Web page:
Posted on 12. Dec, 2012
This is a little documentary that I feel everyone should just watch – maybe I’m very partial to it because I grew up watching NASA send people into space and to the moon and I remember with great entheusasm the moon landings and Apollo 8 being the first to round the moon.
But this documentary really hits home with me and I hope it resonates with you as well. It has virtually nothing to do with cameras and gear, but it rings so emotionally with me that I wanted to share. It does have some amazing video from the last 5 decades of space travel – as well as a few things that might be considered cinematography boo-boos (see below).
Looking for your daily inspiration? Look no further. As a result of the famous Blue Marble photograph, author Frank White coined the term â€˜The Overview Effect.â€™ The Overview Effect is the reaction most astronauts have to seeing the Earth from space: common features of the experience are a feeling of awe for the planet, a profound understanding of the interconnectedness of all life, and a renewed sense of responsibility for taking care of the environment. In This documentary, over fifty yearsâ€™ worth of incredible footage is cut with interviews of astronauts who try to explain what itâ€™s like to see our planet from space. Whether itâ€™s timelapse footage, stills, or video that youâ€™re into, youâ€™ll find plenty of each to appreciate here.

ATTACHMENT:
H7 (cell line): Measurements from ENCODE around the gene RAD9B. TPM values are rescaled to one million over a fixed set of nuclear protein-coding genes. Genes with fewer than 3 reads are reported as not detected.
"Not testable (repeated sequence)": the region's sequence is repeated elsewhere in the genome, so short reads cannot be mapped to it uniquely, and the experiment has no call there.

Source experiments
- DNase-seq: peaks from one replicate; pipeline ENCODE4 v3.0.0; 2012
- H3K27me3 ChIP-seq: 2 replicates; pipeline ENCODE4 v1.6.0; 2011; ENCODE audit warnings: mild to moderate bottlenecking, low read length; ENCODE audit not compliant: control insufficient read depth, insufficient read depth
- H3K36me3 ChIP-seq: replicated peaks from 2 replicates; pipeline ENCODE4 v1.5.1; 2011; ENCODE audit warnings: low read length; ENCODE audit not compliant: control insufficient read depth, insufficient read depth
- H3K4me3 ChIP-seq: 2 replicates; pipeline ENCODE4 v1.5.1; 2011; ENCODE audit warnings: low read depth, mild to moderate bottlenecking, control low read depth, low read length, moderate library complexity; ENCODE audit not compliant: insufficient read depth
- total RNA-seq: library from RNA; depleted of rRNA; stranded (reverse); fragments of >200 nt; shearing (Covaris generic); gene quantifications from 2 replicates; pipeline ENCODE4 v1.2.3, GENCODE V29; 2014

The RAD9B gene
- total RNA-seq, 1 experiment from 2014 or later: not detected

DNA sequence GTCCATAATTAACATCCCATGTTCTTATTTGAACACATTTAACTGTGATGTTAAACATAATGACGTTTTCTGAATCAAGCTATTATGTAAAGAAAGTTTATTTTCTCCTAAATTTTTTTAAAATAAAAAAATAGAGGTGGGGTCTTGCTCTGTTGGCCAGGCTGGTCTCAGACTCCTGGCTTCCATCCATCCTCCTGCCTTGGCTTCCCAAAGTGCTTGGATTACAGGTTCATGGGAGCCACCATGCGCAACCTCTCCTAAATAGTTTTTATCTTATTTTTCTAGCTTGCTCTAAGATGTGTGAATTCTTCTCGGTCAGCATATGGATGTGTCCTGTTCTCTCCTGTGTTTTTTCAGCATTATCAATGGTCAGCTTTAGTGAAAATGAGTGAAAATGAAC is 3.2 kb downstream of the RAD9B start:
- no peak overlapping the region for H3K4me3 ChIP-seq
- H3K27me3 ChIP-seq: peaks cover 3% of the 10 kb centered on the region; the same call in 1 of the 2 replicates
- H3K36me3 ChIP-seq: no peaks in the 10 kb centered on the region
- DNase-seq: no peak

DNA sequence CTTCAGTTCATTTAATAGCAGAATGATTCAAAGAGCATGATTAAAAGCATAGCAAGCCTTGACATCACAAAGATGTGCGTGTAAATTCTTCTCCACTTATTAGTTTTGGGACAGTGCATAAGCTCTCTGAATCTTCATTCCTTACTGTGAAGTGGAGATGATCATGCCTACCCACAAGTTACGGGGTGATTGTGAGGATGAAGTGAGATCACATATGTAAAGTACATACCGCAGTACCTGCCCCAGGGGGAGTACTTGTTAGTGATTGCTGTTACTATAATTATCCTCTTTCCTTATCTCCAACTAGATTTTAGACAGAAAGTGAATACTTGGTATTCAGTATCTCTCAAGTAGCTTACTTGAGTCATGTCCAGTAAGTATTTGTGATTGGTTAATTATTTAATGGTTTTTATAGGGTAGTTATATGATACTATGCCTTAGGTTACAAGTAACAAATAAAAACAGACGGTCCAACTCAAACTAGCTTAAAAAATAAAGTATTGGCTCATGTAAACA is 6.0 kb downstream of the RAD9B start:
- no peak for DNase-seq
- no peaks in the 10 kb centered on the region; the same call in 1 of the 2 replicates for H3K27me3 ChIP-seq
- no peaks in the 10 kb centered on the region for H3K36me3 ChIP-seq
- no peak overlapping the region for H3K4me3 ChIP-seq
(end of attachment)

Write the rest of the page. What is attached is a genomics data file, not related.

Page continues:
Hey, did you see anything that you’d consider a mistake in the documentary? I noticed that in the background of one of the interviews was a round plate or something right behind the head of the astronaut – it looked like a halo at some points (Jeff Hoffman – see 2:56 for example) and distracted me. I also didn’t care for the lighting on Edgar Mitchell towards the end of the short (see 14:37 for example) – his face and the reflection in his glasses seemed blown a bit.
Am I too picky?
(cover photo credit: snap from the video)